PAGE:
This is a summary of the plan of action drawn up by the United Nations High Commissioner for Human Rights, Louise Arbour, included as an annex to the UN Secretary-General Report “In larger freedom: towards development, security and human rights for all” submitted to the 59th session of the United Nations General Assembly (UN A/59/2005/Add.3, May 26 2005). The complete version is available at www.ohchr.org.
The present plan of action, which was called for by the Secretary-General in his report entitled “In larger freedom: towards development, security and human rights for all” (A/59/2005), presents a strategic vision for the future direction of the Office of the United Nations High Commissioner for Human Rights (OHCHR). It builds on his assertion, shared by many, that much more needs to be done by the international community to address today’s threats to human rights and that OHCHR must be considerably better resourced to play its central role in meeting this challenge.
The plan is anchored in the mandate given to the High Commissioner to promote and protect the effective enjoyment by all of all human rights and it seeks, in particular, to remedy longstanding shortcomings in the mandated task to “… play an active role in removing the current obstacles and in meeting the challenges to the full realization of all human rights and in preventing the continuation of human rights violations throughout the world …” (see General Assembly Resolution 48/141, paragraph 4.f).
The historic legacy of the United Nations human rights programme is found especially in the wide-ranging body of human rights norms and standards produced in the past 60 years. But putting new resources and capacities to work in response to the human rights problems posed today by poverty, discrimination, conflict, impunity, democratic deficits and institutional weaknesses will necessitate a heightened focus on implementation.
Thus, the present plan envisages attention to a range of “implementation gaps” on the ground, including those related to knowledge, capacity, commitment and security. Helping to close those gaps and thereby protecting people and helping to empower them to realize their rights must be seen as the essential mission of the United Nations human rights office.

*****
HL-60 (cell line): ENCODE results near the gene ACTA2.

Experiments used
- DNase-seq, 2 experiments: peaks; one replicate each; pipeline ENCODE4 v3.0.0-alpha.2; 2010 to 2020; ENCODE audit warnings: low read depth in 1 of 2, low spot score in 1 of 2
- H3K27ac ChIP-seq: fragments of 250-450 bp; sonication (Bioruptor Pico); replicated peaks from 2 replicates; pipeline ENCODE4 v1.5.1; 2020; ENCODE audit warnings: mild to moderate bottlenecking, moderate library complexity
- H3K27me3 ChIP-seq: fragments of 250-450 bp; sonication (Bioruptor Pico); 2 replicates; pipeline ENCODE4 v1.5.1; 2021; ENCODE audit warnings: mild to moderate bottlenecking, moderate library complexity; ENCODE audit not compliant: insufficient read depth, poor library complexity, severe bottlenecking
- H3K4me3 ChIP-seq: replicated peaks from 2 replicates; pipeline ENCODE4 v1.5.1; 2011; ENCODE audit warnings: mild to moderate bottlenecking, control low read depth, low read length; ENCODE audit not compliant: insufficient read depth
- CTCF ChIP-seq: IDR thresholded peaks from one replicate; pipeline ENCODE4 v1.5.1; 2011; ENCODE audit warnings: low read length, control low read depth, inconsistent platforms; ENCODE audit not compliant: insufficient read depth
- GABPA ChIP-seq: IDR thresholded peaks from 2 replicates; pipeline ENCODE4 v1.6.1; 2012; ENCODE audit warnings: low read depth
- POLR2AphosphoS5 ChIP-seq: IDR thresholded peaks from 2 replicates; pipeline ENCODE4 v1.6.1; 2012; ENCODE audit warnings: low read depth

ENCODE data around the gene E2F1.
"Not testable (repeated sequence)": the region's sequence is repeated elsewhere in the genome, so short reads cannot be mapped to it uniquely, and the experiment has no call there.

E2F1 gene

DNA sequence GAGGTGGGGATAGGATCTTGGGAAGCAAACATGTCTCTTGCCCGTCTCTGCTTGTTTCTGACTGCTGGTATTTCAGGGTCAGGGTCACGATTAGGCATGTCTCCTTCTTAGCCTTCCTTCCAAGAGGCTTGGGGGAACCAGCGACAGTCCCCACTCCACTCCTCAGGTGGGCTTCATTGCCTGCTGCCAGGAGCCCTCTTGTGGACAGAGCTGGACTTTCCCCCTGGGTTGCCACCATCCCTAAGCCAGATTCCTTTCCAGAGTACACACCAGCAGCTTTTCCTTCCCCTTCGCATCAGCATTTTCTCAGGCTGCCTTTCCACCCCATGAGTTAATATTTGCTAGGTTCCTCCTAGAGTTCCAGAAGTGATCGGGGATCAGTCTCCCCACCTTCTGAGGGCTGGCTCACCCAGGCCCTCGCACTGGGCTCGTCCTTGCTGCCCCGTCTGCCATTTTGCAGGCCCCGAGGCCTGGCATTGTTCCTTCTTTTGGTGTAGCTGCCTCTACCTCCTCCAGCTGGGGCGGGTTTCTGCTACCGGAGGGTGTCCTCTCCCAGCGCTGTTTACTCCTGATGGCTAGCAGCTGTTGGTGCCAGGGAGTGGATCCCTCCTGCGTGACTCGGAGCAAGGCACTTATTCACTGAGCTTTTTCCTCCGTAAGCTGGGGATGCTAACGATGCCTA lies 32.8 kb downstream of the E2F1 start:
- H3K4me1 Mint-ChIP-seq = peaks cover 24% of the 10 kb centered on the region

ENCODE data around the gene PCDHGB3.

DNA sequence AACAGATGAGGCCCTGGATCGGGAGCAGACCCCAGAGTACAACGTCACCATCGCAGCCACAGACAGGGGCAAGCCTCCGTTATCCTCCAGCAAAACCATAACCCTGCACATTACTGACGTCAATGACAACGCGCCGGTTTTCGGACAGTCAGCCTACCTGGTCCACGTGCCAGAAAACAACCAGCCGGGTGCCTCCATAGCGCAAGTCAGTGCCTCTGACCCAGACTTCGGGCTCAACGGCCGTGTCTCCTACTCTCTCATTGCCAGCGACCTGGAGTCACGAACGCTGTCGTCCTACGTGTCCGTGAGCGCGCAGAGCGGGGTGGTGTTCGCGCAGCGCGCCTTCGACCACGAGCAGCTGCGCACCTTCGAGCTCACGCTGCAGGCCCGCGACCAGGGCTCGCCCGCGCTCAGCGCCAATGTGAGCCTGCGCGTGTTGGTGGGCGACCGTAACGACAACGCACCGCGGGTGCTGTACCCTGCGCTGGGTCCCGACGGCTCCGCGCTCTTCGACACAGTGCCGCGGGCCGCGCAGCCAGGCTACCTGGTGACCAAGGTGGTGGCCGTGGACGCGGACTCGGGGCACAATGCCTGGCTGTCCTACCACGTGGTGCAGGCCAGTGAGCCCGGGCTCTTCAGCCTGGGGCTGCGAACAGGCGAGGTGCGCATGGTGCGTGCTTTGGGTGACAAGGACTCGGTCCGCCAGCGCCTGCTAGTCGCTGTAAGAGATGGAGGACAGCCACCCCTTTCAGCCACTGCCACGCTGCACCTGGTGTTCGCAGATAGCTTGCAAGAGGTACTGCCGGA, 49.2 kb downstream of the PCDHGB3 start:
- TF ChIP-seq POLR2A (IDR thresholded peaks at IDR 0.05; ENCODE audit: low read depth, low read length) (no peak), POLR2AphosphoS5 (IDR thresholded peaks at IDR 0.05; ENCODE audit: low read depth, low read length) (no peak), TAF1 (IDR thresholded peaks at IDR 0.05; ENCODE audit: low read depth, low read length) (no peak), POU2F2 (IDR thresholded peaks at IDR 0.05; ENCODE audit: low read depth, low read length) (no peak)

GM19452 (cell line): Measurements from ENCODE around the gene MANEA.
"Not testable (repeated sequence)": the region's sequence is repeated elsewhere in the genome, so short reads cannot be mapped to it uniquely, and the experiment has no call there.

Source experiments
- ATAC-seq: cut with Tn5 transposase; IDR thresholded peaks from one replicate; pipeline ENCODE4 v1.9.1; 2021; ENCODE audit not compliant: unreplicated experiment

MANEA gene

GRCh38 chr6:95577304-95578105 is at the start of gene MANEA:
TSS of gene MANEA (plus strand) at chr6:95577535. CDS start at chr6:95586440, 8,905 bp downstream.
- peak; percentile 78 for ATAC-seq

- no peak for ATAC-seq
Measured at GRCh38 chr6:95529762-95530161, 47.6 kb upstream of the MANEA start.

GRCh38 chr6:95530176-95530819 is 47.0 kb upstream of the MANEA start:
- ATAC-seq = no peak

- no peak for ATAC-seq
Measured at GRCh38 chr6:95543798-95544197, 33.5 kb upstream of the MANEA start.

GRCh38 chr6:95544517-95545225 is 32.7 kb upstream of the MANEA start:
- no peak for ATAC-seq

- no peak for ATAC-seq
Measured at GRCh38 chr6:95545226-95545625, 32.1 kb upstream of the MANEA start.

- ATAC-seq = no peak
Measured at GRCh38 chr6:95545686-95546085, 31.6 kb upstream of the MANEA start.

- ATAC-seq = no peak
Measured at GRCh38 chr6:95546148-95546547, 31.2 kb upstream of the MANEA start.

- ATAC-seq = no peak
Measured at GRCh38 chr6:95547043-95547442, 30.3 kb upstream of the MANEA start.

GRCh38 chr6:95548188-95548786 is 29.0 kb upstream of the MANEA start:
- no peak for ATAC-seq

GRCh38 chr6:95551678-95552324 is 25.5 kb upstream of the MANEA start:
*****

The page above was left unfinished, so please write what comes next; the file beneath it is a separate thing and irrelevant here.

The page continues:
To these ends, the plan sets forth action points in five areas:
a. Greater country engagement through an expansion of geographic desks, increased deployment of human rights staff to countries and regions, the establishment of standing capacities for rapid deployment, investigations, field support, human rights capacity-building, advice and assistance, and work on transitional justice and the rule of law.
b. An enhanced human rights leadership role for the High Commissioner, including through greater interaction with relevant United Nations bodies and actors and regular system-wide human rights consultations, a reinforced New York presence, an annual thematic human rights report, a global campaign for human rights and more involvement in efforts to advance poverty reduction and the Millennium Development Goals.
c. Closer partnerships with civil society and United Nations agencies through the establishment of a civil society support function, support for human rights defenders, stepped up commitment to Action 2* activities for rights-based approaches and national protection systems and human rights guidance to the resident coordinator system.
d. More synergy in the relationship between OHCHR and the various United Nations human rights bodies, an intergovernmental meeting to consider options for a unified standing human rights treaty body, including consideration of the possible relocation of the Committee on the Elimination of Discrimination against Women to Geneva and a review of the special procedures.
e. Strengthened management and planning for OHCHR through the establishment of a policy and planning unit, significantly increased staffing levels, staff diversity initiatives, updated staff training, a staff field rotation policy and new administrative procedures.
While the present plan of action focuses on the work of OHCHR, it is written against a backdrop of discussion on the future of the Commission on Human Rights, in the context of the Secretary-General’s call for the Commission to be replaced by an upgraded Human Rights Council. OHCHR strongly supports the proposal that country scrutiny be exercised through an effective, fair and transparent system of peer review that should be built on the principle of universal scrutiny. OHCHR stands ready to contribute to discussions as to how best this might be achieved.
The present plan carries with it considerable consequences – strategic, operational and material. Consolidated action points are provided in section V for ease of reference.
The implementation of aspects of the plan can begin in the coming months through more effective prioritization of existing resources and improved planning and policy development so that all components of OHCHR can better work towards bridging implementation gaps, at the country-level, in a coordinated and sustained manner.
However, to be implemented in full the plan requires that OHCHR receive considerably more resources, otherwise it will remain merely aspirational. At present, the human rights program receives only 1.8 per cent of the United Nations budget. The bulk of OHCHR resources, including for key activities requested by United Nations bodies, are therefore in the form of extrabudgetary contributions. The total annual budget of OHCHR is US$86.4 million. We estimate that in order to address the shortcomings identified in the Secretary-General’s report and make a serious effort to step up the work of the Office along the lines suggested in the present plan of action, OHCHR will need to double its overall resources over the next five to six years.